In addition, the Council will meet on a number of country-specific files on its agenda, she said, pointing to meetings concerning Afghanistan, the Central African Republic, the Democratic Republic of Congo, Iraq, Libya, Somalia, Sudan, South Sudan and the Occupied Palestinian Territory, among others.  Further, her country and the United Kingdom will be working together as co-facilitators of a draft resolution on tolerance and international peace and security.

On working methods, she committed to hold regular meetings with the press and, highlighting an innovation that will make Council meetings more inclusive, said that sign language interpretation will be available for at least two Council meetings in June.  Further, her delegation is working hard to ensure the participation of diverse women civil society briefers and will encourage all briefers to include relevant gender analysis in their briefings.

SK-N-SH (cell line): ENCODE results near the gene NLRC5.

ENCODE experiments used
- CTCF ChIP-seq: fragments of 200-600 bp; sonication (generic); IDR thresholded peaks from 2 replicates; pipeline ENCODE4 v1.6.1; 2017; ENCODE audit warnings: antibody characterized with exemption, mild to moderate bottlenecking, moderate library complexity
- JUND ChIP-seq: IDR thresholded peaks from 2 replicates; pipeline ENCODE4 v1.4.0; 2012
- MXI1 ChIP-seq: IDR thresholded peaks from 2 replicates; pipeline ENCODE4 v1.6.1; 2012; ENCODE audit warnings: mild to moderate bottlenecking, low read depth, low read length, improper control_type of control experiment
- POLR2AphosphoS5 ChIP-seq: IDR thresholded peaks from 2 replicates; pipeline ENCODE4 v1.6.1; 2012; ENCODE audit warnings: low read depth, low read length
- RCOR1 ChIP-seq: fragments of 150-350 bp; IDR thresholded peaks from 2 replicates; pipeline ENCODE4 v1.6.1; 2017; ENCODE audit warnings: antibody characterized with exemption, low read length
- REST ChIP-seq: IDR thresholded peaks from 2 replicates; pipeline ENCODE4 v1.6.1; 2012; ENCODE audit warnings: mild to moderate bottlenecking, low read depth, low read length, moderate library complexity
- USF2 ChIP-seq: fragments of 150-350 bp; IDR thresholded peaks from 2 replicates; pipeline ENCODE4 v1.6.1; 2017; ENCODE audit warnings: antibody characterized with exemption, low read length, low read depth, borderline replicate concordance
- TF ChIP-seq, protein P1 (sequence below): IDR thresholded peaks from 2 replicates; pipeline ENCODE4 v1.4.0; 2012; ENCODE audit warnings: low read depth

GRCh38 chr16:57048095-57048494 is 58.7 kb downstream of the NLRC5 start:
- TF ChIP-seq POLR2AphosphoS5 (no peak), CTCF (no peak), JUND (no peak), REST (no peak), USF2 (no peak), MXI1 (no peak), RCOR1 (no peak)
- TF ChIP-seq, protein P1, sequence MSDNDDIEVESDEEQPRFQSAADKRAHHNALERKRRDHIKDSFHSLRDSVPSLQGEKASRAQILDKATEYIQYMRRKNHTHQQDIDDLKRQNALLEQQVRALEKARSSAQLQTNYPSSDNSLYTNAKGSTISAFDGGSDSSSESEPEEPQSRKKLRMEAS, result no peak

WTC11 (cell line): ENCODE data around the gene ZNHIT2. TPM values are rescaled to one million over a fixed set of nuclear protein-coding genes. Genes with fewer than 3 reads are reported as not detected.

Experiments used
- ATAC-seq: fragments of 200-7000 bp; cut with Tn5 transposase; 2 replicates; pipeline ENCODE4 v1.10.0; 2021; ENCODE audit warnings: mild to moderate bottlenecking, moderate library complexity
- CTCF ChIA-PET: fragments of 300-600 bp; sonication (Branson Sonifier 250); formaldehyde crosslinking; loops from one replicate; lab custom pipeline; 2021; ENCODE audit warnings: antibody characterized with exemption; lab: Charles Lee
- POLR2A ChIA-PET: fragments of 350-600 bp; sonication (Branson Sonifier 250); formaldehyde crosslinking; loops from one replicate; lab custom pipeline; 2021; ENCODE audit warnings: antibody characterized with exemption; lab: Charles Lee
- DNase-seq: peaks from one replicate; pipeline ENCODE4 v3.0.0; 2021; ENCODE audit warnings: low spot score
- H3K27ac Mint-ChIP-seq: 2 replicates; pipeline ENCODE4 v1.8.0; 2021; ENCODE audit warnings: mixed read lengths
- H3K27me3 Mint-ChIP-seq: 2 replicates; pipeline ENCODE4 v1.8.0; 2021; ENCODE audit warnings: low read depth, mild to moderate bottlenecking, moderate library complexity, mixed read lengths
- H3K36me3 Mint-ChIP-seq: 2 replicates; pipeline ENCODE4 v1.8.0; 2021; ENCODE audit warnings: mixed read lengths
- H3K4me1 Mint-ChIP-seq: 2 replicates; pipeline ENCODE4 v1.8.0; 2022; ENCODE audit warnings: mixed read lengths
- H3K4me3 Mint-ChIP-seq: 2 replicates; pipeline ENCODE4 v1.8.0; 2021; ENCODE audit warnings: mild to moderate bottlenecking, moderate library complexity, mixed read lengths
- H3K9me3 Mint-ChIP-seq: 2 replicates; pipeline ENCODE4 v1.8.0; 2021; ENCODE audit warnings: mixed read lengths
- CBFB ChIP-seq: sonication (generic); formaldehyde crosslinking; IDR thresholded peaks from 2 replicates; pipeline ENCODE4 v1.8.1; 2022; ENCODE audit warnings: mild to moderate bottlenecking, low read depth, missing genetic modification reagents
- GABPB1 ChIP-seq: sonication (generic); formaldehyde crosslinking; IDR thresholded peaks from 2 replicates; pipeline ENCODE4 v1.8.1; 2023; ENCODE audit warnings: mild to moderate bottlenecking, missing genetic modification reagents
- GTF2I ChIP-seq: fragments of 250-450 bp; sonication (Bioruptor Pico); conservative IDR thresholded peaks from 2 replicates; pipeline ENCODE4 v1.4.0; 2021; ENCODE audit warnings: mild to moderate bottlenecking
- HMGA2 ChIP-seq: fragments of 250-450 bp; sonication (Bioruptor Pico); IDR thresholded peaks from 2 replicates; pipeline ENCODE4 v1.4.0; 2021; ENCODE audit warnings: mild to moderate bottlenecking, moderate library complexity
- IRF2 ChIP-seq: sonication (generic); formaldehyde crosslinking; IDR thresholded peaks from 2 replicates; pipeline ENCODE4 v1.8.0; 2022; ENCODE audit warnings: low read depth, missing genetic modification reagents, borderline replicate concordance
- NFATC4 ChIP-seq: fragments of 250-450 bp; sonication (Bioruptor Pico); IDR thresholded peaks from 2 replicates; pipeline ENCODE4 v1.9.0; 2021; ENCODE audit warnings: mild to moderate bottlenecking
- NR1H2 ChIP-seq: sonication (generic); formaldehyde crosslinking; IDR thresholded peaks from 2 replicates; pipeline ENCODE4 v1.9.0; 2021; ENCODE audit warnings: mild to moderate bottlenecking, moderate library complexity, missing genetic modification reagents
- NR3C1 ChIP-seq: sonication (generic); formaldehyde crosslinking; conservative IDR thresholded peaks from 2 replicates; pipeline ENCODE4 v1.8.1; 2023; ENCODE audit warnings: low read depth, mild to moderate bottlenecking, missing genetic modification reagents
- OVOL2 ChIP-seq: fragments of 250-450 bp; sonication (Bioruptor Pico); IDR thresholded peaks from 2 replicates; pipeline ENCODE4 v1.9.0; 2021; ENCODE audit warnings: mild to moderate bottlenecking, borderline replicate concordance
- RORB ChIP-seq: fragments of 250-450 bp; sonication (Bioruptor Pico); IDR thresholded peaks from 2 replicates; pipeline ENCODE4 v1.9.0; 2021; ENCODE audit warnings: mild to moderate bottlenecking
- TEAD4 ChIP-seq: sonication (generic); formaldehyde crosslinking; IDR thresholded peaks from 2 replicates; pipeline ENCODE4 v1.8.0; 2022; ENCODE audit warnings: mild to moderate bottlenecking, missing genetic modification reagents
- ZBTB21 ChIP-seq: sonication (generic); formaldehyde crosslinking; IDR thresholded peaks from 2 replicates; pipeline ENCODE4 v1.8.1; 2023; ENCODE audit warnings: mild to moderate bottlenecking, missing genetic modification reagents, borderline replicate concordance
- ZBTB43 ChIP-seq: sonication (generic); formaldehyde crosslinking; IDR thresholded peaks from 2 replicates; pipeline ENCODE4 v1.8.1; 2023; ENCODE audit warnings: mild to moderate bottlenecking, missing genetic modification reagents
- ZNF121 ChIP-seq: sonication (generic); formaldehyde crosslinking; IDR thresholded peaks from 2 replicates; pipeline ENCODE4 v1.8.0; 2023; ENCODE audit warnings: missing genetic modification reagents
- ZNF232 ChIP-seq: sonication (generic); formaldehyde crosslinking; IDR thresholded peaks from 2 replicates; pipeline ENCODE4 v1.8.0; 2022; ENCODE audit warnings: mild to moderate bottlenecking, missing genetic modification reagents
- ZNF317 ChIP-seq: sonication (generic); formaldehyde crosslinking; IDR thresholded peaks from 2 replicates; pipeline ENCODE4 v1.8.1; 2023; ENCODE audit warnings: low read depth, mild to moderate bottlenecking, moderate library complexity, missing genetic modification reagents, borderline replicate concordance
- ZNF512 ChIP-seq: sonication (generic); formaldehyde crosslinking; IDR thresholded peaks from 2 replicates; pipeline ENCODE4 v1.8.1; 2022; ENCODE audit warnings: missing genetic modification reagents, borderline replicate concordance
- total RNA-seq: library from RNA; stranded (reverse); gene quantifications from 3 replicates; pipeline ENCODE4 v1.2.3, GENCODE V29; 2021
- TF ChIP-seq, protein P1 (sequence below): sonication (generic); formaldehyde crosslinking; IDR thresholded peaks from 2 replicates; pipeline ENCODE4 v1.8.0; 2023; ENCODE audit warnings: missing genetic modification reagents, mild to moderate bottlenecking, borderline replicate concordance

In the ensuing discussion with members of the press, she took several questions about the urgency of the climate agenda, her country’s commitment to tackling climate change and the credentials of Ahmed Al Jaber, who heads one of the largest oil companies in the world, to lead the twenty-eighth Conference of the Parties to the United Nations Framework Convention on Climate Change as the United Arab Emirates’ envoy.  Stressing that climate change is an existential issue for her country as for many in the Global South, she said that it built three of the world’s largest solar projects and will continue to finance sustainable technologies through major bilateral initiatives.  “We would welcome the last barrel of oil being drawn from our country,” she said, describing Mr. Al Jaber as a “climate and renewables man”.  While some will object that the Council is not the right place for such discussions, the interlinkages between climate and peace and security are irrefutable, she asserted.

Responding to questions on whether discussions on Ukraine will be held during June despite not currently appearing on the schedule, she said that, if Council members request such meetings, she intends to put them on the agenda.

To a question regarding the draft resolution on tolerance and the criminalization of the lesbian, gay, bisexual, transgender, queer, intersex, asexual+ community, she said the Council resolution contains lots of human rights language.  Protection of minority groups is essential, she said, adding that it is crucial to keep the language of the text within the Council’s mandate.